Thirty minutes from our house in the Irish Midlands, over the winding bumps of tiny lanes, and endless white stone walls threading soggy sheep pasture, and you come to the townland of Ballyboy, by Abbeylara, and to the ancient ruins of a Cistercian abbey.
And there, nooked away, is one of Ireland’s holy wells with the wonderful name of Tobar Righ an Domhnaigh. It means “The Well of The King of Sunday.”
To the ancient peoples, certain springs were deemed to have healing properties and thus were under divine protection.; Even the standing stones and circles of Ireland and Britain are generally found near wells or running water.
Archaeological evidence suggests it predates the abbey by many centuries, and will probably have been the cause of the abbey’s location in the first place. As Christianity spread, more and more springs were built over with chapels and well houses, and the groves around them removed.
Many such areas were deemed to be troublesome bastions of paganism. In the 5th century, a canon issued by the Second Council of Arles stated:
“If in the territory of a bishop infidels light torches or venerate trees, fountains, or stones, and he neglects to abolish this usage, he must know that he is guilty of sacrilege.”
Yet pagan beliefs proved harder to eradicate than the sites themselves, for in the 10th, 11th and 12th centuries a stream of edicts were issued from church authorities denouncing the worship of “the sun or the moon, fire or flood, wells or stones or any kind of forest tree.”
Over time, however, pagan and Christian practices slowly blended together, and holy wells all over the islands were celebrated with Christian festivals that fell on the old pagan holy days. On the Isle of Man, for example, holy wells are frequented on August 1st, a day sacred to the Celtic god Lugh. August 1st is Lammas in the Christian calendar, but the older name for the holiday, Lugnasad, was still in common rural usage until late in the 19th century.
The custom of “well dressing” is another Christian rite with pagan roots. During these ceremonies (still practiced in Derbyshire and other parts of Britain), village wells are decorated with pictures made of flowers, leaves, seeds, feathers and other natural objects. In centuries past, the wells were “dressed” to thank the patron spirit of the well and request good water for the year to come; now the ceremonies generally take place on Ascension Day, and the pictures created to dress the wells are biblical in nature.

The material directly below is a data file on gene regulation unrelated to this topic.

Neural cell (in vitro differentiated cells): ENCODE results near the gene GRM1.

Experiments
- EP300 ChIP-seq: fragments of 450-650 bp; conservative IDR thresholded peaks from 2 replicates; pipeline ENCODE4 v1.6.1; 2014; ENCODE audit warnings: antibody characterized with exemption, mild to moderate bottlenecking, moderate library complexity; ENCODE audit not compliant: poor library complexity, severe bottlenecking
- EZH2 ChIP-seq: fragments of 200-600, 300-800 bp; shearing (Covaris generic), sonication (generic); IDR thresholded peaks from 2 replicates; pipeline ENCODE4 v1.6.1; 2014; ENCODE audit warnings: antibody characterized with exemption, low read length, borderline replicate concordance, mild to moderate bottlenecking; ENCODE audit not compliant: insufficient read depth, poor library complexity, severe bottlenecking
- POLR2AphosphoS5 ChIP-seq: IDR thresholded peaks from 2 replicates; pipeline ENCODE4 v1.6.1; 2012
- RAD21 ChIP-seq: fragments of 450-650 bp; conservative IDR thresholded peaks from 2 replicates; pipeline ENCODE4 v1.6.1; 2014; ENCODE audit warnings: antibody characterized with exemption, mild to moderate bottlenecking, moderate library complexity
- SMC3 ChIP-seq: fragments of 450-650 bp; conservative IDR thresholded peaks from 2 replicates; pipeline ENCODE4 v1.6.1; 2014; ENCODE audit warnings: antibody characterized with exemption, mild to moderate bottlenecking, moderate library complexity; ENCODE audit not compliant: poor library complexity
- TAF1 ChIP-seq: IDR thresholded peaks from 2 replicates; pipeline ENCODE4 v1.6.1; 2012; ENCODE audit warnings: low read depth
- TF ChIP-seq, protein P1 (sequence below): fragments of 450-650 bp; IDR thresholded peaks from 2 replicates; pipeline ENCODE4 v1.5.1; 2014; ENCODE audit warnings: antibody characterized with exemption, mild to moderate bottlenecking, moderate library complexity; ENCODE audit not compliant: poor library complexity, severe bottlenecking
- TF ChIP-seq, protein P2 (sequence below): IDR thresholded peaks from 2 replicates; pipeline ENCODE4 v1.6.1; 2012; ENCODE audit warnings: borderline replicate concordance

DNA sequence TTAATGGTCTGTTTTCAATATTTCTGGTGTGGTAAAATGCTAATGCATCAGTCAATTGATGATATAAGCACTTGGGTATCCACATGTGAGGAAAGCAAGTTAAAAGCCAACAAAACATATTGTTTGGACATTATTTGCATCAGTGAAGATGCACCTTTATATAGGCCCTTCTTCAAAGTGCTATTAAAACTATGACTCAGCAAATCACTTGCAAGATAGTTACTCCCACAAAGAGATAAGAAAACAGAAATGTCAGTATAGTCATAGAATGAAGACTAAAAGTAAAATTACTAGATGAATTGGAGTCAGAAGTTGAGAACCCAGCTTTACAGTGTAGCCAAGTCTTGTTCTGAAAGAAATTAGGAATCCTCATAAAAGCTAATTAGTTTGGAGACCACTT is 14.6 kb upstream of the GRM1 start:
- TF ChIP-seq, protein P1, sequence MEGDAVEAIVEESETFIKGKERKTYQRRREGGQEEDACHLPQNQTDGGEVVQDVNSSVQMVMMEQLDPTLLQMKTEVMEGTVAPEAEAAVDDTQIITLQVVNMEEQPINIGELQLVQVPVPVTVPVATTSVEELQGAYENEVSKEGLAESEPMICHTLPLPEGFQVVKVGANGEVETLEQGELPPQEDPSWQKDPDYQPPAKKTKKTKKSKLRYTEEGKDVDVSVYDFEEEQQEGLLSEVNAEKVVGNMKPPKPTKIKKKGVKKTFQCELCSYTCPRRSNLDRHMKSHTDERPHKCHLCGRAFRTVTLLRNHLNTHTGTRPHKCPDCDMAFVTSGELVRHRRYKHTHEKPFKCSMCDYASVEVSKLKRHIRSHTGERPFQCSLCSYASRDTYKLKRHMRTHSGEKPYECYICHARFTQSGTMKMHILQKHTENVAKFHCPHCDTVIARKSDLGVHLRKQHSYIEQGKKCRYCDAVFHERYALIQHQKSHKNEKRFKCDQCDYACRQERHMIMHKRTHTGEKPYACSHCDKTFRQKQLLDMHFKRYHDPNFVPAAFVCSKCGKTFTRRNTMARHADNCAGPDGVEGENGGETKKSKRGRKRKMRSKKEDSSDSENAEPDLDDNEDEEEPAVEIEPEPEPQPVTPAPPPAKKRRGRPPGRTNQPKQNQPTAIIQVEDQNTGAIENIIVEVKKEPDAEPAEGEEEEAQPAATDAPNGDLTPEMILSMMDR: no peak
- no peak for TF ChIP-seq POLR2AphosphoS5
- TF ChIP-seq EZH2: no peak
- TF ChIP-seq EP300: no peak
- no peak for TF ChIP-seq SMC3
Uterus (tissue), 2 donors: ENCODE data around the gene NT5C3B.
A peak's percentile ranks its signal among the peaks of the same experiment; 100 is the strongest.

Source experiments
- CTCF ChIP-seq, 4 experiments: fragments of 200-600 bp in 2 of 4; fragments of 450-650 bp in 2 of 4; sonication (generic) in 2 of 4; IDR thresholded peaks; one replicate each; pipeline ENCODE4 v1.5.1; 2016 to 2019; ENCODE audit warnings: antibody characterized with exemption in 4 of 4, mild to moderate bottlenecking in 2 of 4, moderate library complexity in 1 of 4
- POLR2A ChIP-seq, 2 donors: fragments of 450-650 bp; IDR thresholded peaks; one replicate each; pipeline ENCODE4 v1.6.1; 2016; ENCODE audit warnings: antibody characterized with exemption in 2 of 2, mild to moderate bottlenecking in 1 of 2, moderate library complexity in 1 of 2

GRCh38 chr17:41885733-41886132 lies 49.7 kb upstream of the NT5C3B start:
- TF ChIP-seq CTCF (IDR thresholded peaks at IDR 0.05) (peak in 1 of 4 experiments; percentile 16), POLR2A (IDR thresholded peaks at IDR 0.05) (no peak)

The Christian tales attached to springs and wells are often as magical as any to be found in Celtic lore. Wells were said to have sprung up where saints were beheaded or had fought off dragons, or where the Virgin Mary appeared and left small footprints pressed into the stone. Over the Channel in Brittany “granny wells” dedicated to St. Anne (so called because Anne was the mother of Mary, and therefore the grandmother of Christ) were attributed with particular powers concerning fertility and childbirth.
According to one old Breton legend, St. Anne settled there in her old age, where she was visited by Christ before she died. She asked him for a holy well to help the sick people of the region; he struck the ground three times, and the well of St. Anne-e-la-Palue was created.
Up until the 19th century, the holy wells were still considered to have miraculous properties, and were visited by those seeking cures for disease, disability, or mental illness. Some wells were famous for offering prophetic information — generally determined through the movements of the water, or leaves floating upon the water, or fish swimming in the depths. At some wells, sacred water was drunk from circular cups carved out of animal bone. Pins (usually bent), coins, bits of metal, and flowers are common well offerings; and rags (called ‘clouties’ in the West country) are tied to nearby trees, the cloth representing disease or misfortune left behind as one departs.
Places like the Well of the King of Sunday manage to retain a tranquil, mystical atmosphere despite now doing dual duty as a sacred site and something of a tourist attraction. One often finds small offerings in the circle around the well: flowers, feathers, stones, small bits of cloth tied to a near-by tree … are these just the old pagan ways that quietly persist, or something as old as time itself, the recognition of spiritual power, the presence of mystery, the call of eternity
There’s a line from an old song that came to mind this morning:
“God made a song when the world was new
Water’s laughter sings it through…
Teach me the lesson of flowing.”